Khal Davenport: Game of Thrones deals with the politics of running kingdoms and the struggles to gain that power, and my gut is telling me that Daemon Targaryen will be the one to betray his older brother. After being on the cusp of sitting the Iron Throne and then having that taken away—in fairness, due to a crude remark he made about the king’s deceased son—Daemon’s angry, and we’ve seen he has a penchant for lashing out whenever he sees fit.

I’m not opposed to members of King Viserys’s court having reasons to take Daemon out of his position; they themselves laid out a convincing argument for why Daemon would betray his brother. I also say this knowing I’m suggesting the easiest possible option here, based on how much Daemon and his rage featured in the first episode. But when you stack him up against the other potential candidates for betrayal in this conversation, Daemon surely seems the most capable.

Jonathan Barlett: With only one episode under our belts, it would be easy to put Otto Hightower at the top of this list—but if that’s what the show wants us to think, I will gladly look elsewhere. That elsewhere has to be Princess Rhaenyra herself. Gasp! But why?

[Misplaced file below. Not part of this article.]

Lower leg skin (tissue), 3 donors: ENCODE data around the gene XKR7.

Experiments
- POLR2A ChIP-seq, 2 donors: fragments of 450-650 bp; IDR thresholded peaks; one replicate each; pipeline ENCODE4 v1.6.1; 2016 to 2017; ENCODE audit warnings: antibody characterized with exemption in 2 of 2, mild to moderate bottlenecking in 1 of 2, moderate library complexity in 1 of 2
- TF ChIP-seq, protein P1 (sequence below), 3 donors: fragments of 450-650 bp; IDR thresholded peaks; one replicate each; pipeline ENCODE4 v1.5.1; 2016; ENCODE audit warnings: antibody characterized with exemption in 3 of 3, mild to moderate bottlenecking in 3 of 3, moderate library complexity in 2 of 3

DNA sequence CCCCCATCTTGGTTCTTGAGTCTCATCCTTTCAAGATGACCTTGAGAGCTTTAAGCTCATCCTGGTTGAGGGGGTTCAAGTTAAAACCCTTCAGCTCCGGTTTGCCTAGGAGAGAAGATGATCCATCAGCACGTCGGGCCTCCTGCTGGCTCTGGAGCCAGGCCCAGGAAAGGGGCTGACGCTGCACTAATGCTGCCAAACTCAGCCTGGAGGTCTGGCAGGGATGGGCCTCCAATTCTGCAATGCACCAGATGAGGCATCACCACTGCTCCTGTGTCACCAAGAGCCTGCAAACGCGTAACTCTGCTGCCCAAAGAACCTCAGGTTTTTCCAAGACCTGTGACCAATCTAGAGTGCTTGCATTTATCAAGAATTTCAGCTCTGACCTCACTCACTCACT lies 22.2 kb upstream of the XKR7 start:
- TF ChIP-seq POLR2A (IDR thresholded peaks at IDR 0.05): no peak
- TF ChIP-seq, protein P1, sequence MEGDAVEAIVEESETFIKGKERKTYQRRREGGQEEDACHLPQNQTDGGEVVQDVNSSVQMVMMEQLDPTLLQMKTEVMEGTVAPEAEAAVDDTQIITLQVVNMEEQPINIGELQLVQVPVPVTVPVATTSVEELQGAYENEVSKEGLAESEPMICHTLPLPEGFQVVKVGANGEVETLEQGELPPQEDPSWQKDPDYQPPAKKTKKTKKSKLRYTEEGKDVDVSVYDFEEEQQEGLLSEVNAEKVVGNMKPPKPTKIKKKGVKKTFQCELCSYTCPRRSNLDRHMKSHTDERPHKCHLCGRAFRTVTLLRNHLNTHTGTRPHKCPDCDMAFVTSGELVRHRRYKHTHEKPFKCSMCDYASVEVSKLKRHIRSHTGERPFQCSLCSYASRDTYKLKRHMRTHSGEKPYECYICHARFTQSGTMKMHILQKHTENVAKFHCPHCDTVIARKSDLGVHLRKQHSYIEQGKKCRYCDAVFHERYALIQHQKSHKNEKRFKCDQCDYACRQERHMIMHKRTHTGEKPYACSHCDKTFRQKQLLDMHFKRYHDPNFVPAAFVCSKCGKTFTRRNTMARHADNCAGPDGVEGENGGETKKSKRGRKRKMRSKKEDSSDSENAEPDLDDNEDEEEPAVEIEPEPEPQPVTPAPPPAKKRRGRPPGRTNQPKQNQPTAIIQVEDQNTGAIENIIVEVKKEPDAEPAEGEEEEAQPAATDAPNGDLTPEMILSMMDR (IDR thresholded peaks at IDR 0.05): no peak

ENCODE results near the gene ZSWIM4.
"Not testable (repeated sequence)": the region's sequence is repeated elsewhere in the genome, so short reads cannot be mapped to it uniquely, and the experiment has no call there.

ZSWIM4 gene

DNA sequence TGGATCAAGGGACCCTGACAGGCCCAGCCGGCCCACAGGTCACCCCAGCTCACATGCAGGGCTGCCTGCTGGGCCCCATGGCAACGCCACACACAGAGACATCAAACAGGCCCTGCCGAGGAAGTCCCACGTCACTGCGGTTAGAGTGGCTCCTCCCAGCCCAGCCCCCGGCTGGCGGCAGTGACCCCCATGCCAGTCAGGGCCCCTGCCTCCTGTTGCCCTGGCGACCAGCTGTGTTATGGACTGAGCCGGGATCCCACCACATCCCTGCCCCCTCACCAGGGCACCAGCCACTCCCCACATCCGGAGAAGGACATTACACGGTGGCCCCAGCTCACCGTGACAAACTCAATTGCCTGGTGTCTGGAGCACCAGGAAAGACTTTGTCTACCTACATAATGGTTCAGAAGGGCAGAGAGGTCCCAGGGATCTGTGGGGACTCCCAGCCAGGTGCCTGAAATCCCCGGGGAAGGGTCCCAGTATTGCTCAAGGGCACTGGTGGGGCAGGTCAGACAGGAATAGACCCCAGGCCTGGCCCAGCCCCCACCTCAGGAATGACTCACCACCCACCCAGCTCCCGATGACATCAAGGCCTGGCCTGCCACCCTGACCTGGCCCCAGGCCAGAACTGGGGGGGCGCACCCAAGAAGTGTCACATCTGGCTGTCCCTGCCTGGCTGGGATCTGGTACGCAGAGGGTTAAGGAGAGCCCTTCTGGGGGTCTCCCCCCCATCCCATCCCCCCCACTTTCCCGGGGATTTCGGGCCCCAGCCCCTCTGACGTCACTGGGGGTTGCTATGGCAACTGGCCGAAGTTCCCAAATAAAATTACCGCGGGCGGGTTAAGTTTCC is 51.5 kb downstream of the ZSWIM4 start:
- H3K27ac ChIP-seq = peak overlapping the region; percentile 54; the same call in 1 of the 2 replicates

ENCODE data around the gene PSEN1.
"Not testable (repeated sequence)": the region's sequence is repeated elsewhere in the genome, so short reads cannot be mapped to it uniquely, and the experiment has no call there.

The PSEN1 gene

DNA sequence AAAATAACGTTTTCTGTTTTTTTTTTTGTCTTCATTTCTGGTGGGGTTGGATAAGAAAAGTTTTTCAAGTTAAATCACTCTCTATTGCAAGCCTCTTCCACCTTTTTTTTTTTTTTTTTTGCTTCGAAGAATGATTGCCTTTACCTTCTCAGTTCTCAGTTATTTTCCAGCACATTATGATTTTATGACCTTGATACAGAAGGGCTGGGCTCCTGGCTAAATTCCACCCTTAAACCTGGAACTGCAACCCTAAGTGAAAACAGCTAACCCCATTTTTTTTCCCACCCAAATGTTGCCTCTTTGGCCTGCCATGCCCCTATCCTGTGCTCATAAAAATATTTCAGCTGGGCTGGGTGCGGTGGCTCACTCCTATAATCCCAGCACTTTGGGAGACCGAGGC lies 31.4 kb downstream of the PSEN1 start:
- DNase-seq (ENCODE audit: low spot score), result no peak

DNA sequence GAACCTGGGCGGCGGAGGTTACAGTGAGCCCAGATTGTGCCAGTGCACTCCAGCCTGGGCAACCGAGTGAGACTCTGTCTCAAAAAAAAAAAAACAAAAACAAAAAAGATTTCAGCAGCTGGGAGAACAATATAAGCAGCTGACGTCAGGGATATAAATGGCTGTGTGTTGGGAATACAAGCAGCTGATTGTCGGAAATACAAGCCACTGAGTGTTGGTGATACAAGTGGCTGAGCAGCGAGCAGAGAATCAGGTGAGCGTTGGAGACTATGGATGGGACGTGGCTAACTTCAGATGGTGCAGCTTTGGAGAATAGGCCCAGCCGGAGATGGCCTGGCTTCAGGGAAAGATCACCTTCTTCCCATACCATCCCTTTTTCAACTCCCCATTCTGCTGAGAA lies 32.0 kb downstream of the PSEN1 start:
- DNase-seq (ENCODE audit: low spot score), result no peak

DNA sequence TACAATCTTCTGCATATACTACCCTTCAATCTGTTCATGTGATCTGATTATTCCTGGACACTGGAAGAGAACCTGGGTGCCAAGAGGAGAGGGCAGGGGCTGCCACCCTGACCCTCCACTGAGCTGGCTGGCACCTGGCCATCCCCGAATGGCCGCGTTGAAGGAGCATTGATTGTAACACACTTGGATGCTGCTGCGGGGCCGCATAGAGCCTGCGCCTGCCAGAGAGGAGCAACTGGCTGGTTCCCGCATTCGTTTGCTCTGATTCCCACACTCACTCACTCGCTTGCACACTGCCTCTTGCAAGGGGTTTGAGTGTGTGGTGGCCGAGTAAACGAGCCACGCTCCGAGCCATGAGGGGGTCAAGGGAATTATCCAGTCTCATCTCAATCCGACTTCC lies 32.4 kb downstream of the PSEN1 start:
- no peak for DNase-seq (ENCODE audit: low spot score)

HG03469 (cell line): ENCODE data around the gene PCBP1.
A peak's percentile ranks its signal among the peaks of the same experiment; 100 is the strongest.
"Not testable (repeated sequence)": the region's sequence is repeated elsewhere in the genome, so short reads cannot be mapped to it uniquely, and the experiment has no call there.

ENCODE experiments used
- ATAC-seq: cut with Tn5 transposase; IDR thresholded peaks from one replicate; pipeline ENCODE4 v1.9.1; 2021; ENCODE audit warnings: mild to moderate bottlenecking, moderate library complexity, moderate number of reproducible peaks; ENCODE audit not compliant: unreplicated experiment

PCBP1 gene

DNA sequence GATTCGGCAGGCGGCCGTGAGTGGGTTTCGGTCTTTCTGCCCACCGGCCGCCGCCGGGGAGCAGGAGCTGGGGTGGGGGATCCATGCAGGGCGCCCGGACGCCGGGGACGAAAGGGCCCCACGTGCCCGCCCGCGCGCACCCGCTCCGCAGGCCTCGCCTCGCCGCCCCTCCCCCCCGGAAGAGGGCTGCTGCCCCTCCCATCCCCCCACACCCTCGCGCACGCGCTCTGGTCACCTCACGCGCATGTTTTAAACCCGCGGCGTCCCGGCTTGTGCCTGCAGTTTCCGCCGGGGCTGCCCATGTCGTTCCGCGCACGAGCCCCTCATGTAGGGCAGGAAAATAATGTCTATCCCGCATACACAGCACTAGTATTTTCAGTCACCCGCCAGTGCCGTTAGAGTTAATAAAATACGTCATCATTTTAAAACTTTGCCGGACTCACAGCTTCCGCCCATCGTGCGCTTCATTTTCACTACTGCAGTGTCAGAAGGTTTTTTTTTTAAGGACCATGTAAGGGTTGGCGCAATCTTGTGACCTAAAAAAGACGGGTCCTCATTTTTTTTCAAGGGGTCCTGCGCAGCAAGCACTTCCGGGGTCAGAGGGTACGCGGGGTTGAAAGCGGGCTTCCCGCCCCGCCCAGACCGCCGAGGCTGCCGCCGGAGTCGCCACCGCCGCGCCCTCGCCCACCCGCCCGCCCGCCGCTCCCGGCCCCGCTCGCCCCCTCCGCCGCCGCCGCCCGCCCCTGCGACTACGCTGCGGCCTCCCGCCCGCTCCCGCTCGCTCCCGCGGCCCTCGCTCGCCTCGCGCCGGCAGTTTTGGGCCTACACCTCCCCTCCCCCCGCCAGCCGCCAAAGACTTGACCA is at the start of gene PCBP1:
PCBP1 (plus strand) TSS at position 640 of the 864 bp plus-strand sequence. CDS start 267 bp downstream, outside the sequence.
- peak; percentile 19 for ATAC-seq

Betrayal can come in all shapes and sizes, and just because Rhaenyra is heir to the king, that doesn’t mean that (1) she will remain so or (2) she won’t become a power-thirsty daddy killer (a Tyrion–and–Cersei Lannister mashup, if you will). One thing to keep in mind is Rhaenyra’s previous role as cupbearer. As Arya Stark did with Lord Tywin before—er, after—Rhaenyra, the princess has been soaking up the politics within the king’s council, including from her father himself. As she grows in her role as heir apparent, don’t be surprised if she realizes her priorities are much different from Viserys’s. It just might lead to her putting a knife in the back of the king. For the good of the realm, of course.

Megan Schuster: There are a few obvious answers to this one: Daemon, the sidelined younger brother who thinks he knows better and is stronger than the reigning king; Otto, the sneaky hand who sits to the right of his target, ready to do whatever it takes (including pimping out his 14-year-old daughter) to land the Iron Throne. But here, I’m going with someone who was in the first episode of House of the Dragon just enough to capture our attention but not enough to fully stand out: Rhaenys Targaryen.